2 High Availability and Data Protection – Getting From Requirements to Architecture

This chapter provides a framework to effectively evaluate the high availability requirements of an enterprise. It contains the following sections:

2.1 High Availability Requirements

Any effort to design and implement a high availability strategy for Oracle Database begins by performing a thorough business impact analysis to identify the consequences to the enterprise of downtime and data loss, whether caused by unplanned or planned outages. The term "business impact" is intended to be agnostic of whether the enterprise is a commercial venture, government agency, or not-for-profit institution. In all cases, data loss and downtime can seriously impact the ability of any enterprise to perform its function. Implementing high availability may involve critical tasks such as:

  • Retiring legacy systems

  • Investing in more capable and robust systems and facilities

  • Redesigning the overall IT architecture and operations to adapt to this high availability model

  • Modifying existing applications to take full advantage of high availability infrastructures

  • Redesigning business processes

  • Hiring and training personnel

By combining your business analysis with an understanding of the level of investment required to implement different high availability solutions, you can develop a high availability architecture that achieves both business and technical objectives.

Figure 2-1 Planning and Implementing a Highly Available Enterprise

Description of Figure 2-1 follows
Description of "Figure 2-1 Planning and Implementing a Highly Available Enterprise"

2.2 A Methodology for Documenting High Availability Requirements

The elements of this analysis framework are:

2.2.1 Business Impact Analysis

A rigorous business impact analysis:

  • Identifies the critical business processes in an organization

  • Calculates the quantifiable loss risk for unplanned and planned IT outages affecting each of these business processes

  • Outlines the effects of these outages

  • Considers essential business functions, people and system resources, government regulations, and internal and external business dependencies

  • Is based on objective and subjective data gathered from interviews with knowledgeable and experienced personnel

  • Reviews business practice histories, financial reports, IT systems logs, and so on

The business impact analysis categorizes the business processes based on the severity of the impact of IT-related outages. For example, consider a semiconductor manufacturer with chip fabrication plants located worldwide. Semiconductor manufacturing is an intensely competitive business requiring a huge financial investment that is amortized over high production volumes. The human resource applications used by plant administration are unlikely to be considered as mission-critical as the applications that control the manufacturing process in the plant. Failure of the applications that support manufacturing affects production levels and have a direct impact on the financial results of the company.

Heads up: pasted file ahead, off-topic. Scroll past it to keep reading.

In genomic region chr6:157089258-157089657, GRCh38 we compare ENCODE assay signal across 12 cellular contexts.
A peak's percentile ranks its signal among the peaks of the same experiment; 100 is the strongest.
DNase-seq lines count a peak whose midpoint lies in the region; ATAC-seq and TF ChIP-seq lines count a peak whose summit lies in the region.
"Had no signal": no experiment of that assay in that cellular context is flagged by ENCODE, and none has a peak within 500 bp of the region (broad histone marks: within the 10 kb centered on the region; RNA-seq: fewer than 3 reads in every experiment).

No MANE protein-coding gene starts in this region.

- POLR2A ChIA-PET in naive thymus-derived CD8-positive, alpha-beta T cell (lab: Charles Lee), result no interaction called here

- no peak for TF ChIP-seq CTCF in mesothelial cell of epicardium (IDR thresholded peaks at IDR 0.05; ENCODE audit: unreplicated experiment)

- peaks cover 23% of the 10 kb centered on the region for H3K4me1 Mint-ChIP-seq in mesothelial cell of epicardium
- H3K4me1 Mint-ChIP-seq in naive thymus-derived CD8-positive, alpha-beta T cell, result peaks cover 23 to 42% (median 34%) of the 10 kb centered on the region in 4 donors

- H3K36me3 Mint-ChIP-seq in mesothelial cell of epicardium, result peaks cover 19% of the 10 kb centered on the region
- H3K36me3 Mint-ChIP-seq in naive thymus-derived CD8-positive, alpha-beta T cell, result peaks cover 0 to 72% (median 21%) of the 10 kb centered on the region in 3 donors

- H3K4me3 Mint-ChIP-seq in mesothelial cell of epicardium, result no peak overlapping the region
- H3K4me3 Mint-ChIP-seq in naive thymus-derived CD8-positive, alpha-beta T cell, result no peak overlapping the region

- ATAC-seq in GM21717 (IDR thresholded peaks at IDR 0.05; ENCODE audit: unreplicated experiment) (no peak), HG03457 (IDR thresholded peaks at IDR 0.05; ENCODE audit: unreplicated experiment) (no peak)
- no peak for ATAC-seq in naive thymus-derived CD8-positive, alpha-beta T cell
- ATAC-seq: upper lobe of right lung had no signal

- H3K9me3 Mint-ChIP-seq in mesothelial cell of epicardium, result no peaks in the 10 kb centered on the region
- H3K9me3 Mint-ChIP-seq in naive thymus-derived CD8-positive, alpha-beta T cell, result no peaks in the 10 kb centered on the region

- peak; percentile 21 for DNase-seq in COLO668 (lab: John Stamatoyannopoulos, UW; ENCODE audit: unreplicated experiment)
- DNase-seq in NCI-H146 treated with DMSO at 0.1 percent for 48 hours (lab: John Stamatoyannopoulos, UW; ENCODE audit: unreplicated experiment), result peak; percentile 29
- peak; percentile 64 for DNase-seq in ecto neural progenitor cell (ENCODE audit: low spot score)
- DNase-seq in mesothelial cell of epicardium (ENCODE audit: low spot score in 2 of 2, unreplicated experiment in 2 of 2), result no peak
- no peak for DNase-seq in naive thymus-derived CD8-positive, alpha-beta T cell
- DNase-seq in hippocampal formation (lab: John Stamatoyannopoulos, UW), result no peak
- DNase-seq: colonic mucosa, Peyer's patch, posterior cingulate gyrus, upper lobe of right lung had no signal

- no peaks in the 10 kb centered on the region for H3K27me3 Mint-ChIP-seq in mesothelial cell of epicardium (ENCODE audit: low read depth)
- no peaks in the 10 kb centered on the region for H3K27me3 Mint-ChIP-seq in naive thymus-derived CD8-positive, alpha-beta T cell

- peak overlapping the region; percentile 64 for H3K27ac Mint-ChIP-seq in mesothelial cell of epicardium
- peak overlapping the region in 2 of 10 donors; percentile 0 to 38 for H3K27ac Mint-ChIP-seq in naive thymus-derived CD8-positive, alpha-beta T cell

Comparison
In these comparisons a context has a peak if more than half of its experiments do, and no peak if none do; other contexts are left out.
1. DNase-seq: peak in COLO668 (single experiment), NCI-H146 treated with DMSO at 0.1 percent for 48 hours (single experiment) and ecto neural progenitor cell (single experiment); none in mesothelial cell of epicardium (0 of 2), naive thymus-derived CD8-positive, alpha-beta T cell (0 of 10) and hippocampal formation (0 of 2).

Similarly, an internal knowledge management system is likely to be considered mission-critical for a management consulting firm, because the business of a client-focused company is based on internal research accessibility for its consultants and knowledge workers. The cost of downtime of such a system is extremely high for this business.

2.2.2 Cost of Downtime

A complete business impact analysis provides the insight needed to quantify the cost of unplanned and planned downtime. Understanding this cost is essential because it helps prioritize your high availability investment and directly influences the high availability technologies that you choose to minimize the downtime risk.

Various reports have been published, documenting the costs of downtime in different industries. Examples include costs that range from millions of dollars for each hour of brokerage operations and credit card sales, to tens of thousands of dollars for each hour of package shipping services.

These numbers are staggering. The Internet can connect the business directly to millions of customers. Application downtime can disrupt this connection, cutting off a business from its customers. In addition to lost revenue, downtime can negatively affect customer relationships, competitive advantages, legal obligations, industry reputation, and shareholder confidence.

2.2.3 Recovery Time Objective

The business impact analysis determines your tolerance to downtime, also known as recovery time objective (RTO). A RTO is defined as the maximum amount of time that an IT-based business process can be down before the organization starts suffering unacceptable consequences (financial losses, customer dissatisfaction, reputation, and so on). RTO indicates the downtime tolerance of a business process or an organization in general.